3. 60/40 Portfolio---In this approach you would have a static allocation to 60% stocks and 40% bonds.  The idea is that the bonds would provide protection against a market decline.  The problem is that the stocks will have much larger moves than the bonds, so in a bear market the bonds may increase in value but not enough to protect against large losses.  Furthermore, in strong bull markets the bonds will reduce returns.

4. Market Timing--A market timer tries to predict what direction the market is going to go in and position accordingly.  While this sounds good in theory, in practice nobody can accurately predict the market.   You might get lucky sometimes but over the long term this is not a winning investment strategy.

5. Traditional Tactical Asset Allocation--This approach seeks to be in harmony with market trends.  When markets go up you are in stocks and when they start to go down you get out of stocks. Unlike the market timer, the tactical investors isn't trying to predict the market they are reacting to it.  This approach is the closest to being able to work in all markets, it can work well when  markets go up and when markets go down, but it will tend to struggle in sideways markets as there is no real trend to hitch onto. 

None of these approaches work because markets are not random or efficient.  They are not random or efficient because human beings are making the trading decisions that move markets.  Human beings have emotions and there is no way to avoid having their emotions influence their trading decisions.  The two strongest emotions that dictate where stocks will go on a day to day basis are fear and greed.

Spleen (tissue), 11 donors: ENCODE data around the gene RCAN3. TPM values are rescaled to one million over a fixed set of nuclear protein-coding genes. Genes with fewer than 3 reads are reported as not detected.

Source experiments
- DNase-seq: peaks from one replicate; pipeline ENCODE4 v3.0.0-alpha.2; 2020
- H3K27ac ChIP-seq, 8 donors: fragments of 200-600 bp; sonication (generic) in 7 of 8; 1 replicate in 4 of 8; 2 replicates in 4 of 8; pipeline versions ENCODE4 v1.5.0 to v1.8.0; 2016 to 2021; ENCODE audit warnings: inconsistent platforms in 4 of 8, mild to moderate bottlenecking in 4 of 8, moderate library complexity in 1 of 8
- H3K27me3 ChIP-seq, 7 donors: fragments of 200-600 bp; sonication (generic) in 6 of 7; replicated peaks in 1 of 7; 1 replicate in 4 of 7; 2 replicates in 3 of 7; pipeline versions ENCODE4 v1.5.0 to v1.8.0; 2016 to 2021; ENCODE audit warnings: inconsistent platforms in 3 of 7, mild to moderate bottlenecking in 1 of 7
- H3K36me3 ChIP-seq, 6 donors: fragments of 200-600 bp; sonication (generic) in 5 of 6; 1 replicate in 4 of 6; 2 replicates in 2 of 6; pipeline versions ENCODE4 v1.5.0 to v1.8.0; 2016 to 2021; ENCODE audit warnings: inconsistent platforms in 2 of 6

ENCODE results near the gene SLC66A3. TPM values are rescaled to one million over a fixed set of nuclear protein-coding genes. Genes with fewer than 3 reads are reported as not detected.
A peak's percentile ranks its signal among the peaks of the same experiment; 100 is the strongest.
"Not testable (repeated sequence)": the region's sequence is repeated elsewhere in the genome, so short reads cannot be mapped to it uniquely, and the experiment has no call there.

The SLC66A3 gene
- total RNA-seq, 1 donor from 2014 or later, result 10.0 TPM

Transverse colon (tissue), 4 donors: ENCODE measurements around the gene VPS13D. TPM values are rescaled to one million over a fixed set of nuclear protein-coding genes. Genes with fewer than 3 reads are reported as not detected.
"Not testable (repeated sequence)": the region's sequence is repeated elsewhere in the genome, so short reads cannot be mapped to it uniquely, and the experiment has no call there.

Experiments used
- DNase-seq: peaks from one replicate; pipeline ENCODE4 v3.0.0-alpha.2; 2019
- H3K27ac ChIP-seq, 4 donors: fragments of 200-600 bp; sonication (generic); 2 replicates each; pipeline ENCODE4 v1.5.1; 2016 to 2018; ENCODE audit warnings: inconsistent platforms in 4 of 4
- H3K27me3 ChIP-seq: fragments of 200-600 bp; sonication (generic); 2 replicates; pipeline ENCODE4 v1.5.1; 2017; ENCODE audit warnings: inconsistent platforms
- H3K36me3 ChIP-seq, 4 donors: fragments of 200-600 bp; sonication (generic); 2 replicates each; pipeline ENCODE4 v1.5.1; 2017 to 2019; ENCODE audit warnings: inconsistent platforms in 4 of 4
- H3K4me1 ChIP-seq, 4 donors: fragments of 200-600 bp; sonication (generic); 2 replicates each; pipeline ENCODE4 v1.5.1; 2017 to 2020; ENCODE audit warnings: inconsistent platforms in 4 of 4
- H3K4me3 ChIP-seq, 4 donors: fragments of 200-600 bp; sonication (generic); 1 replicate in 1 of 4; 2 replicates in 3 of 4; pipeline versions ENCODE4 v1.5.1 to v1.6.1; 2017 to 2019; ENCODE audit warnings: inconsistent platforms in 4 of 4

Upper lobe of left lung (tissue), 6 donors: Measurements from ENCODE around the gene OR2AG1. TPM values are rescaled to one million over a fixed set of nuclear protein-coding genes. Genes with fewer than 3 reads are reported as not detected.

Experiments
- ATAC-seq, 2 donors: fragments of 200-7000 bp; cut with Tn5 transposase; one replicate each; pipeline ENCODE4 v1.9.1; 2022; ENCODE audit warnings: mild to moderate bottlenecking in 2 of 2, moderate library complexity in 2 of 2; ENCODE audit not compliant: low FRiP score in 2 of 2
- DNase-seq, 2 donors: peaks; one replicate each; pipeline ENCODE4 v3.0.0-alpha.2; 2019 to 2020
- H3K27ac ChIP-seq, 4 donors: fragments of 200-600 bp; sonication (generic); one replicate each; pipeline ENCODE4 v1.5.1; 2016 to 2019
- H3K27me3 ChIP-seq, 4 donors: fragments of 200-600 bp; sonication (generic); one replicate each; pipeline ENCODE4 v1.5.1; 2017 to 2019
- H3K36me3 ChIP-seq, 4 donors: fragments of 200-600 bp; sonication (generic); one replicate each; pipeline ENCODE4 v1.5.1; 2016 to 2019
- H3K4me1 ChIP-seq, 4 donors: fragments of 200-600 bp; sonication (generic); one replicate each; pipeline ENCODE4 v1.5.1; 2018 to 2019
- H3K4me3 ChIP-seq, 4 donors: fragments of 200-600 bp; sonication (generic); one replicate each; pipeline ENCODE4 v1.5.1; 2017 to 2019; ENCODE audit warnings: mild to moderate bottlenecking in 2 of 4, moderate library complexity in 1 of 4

When the market is rising greed kicks in.   Maybe some good news came out and the market starts to go up.  Investors see this and get optimistic and start to buy and buy some more.  Then greed kicks in and investors move markets up to a level where people start to worry that prices have moved too far too fast.  Investors who bought also want to take their profits as they start to worry that their profits on paper might disappear.  Fear is starting to kick in.  This causes markets to move back down to some sort of equilibrium that balances out buyers and sellers.  The same process works on the downside.  Maybe some bad news comes out and now the market is declining.  Fear is a more powerful emotion than greed and investors start to sell indiscriminately as they are afraid that the markets will crumble and they will lose a lot of money.  Markets decline to a point where bargain hunters come in, greed is now starting to kick back in.  The bargain buying moves the market back up to some sort of equilibrium.

Greed and fear in the market cause the market to reach levels knows as overbought (moved up too far too fast and due for a retracement) and oversold (moved down to far too fast and due for a retracement).  Regardless of the overall longer term direction of the market these cycles play out on a daily basis with the market moving from equilibrium to overbought, back to equilibrium, to oversold, etc. 

Buy Low, Sell High